Friday, October 8, 1999
Wilson Chapel to undergo renovations
Renovations will soon begin on the 92-year-old Wilson Chapel at the Green Cemetery. On the recommendation of building inspector Bob Koning, the selectmen voted on September 28 to transfer $21,600 from the cemetery lots fund for the purpose of making the chapel once again available for use by townspeople for memorial services.
Koning told the selectmen that, at the request of the Carlisle Historical Society, he had undertaken a review of the condition of the Wilson Chapel, built in 1907. Koning stated that the department of public works has received requests from townspeople to use the building for services, but that this is not possible due to the disrepair of the building and for obvious safety reasons.
The frame of the chapel is in excellent condition, said Koning, but the roof leaks, the stairwell is unusable and there is insect infestation in the main beam. Renovations will include refinishing the hardwood floor, painting the walls, repairing the existing basement stairs, installing a new concrete floor in the basement, patching the slate roof by the door, repairing the pulpit and fixing the wood ceiling. The building inspector also recommended, and the bids anticipated, installing an oil-fired hot air heating system, electric service with lights and outlets and a water line in the trench.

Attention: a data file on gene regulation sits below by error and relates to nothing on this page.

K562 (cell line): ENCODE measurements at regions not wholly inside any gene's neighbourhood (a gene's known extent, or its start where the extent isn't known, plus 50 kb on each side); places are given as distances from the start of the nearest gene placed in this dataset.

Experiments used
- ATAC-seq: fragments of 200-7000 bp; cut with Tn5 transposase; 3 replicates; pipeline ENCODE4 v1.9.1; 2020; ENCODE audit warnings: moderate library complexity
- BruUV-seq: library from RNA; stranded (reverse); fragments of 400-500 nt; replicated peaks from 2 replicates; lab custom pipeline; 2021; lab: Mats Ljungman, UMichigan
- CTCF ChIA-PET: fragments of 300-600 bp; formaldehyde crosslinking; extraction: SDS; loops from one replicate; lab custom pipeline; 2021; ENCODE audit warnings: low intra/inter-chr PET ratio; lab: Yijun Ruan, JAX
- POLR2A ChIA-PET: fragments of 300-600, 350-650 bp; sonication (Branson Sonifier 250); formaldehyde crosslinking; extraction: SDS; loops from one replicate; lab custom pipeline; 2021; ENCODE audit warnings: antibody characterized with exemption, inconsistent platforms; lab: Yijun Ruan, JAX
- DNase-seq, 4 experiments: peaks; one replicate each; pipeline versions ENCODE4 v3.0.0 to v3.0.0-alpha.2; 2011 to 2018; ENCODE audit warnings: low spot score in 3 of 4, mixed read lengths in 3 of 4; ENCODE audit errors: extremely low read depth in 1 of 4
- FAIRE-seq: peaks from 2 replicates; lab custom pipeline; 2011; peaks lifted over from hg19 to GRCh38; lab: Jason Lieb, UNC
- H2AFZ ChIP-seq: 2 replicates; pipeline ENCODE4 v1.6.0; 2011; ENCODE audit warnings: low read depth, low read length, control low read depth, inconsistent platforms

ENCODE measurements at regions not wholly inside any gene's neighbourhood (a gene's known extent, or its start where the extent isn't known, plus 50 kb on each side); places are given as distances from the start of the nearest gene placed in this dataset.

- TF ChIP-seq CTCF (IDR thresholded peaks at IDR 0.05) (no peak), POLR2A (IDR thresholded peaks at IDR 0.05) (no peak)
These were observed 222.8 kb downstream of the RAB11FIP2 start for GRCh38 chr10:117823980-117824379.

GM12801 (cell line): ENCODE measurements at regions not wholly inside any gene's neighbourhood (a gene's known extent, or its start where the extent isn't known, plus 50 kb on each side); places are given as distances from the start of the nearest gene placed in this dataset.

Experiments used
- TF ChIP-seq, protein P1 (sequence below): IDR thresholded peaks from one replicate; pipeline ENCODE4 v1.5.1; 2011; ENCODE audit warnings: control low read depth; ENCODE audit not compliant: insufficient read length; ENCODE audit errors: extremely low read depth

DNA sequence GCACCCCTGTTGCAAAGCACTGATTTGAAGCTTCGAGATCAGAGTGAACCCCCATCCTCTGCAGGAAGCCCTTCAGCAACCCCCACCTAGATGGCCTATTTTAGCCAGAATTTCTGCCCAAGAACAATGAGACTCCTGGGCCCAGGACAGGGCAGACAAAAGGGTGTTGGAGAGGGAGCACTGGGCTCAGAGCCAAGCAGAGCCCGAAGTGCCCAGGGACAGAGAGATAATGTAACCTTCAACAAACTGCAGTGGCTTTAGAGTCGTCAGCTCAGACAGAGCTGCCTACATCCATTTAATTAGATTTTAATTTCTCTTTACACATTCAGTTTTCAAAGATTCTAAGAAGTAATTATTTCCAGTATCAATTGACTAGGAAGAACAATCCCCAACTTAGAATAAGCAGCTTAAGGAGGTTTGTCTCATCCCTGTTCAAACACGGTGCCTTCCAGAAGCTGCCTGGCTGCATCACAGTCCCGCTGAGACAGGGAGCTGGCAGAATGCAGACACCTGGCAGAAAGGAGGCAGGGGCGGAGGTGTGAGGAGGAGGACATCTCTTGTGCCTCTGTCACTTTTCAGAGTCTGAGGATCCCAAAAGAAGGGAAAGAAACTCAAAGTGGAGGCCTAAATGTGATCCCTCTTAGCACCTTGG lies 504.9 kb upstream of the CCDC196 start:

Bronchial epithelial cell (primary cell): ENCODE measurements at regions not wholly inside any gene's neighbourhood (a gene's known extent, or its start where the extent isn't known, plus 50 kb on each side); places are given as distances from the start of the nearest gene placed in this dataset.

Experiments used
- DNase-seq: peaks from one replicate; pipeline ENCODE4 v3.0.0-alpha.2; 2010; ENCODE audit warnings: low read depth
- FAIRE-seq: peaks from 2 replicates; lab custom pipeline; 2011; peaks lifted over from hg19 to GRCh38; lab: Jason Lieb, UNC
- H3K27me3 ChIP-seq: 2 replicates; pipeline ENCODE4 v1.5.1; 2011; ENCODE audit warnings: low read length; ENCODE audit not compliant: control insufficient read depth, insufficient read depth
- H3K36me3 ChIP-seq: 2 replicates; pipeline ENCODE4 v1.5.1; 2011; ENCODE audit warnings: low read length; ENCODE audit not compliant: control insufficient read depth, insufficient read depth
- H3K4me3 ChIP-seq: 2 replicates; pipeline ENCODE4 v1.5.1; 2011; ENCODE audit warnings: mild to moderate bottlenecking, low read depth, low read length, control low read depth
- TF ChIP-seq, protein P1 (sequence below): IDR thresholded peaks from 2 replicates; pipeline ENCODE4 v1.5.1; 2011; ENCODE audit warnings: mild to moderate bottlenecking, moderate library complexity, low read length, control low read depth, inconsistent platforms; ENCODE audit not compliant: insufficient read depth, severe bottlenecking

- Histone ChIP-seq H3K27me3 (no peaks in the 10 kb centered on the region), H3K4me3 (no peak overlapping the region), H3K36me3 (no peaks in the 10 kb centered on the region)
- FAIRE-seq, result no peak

The building inspector obtained three bids for the project at $16,600, $16,870, and $20,750. Koning recommended going with the lowest bid and adding a $5,000 contingency fund. Based on figures received from town accountant Sarah Andreassen, Koning said that the project could be financed from the three existing cemetery funds: sale of cemetery lots which has a current balance of $52,900, perpetual care with a balance of $20,000, and the Green Cemetery fund with a balance of $3,800.
The chapel is exempt from the requirements of the Americans with Disabilities Act because it is a historic structure, said Koning.
While inspecting the property, Koning discovered some items of historic interest. In the basement, was the original brass chandelier which he believed was lit with candles, and he also found what he described as a mahogany port-a-potty. There is also an old organ in the chapel which could be restored.
Although Koning indicated that the scope of future renovations is at the discretion of the selectmen, he concluded, "When someone goes to the trouble of giving this kind of money, we ought to maintain it, or at least bring it up to code."
© 1999 The Carlisle Mosquito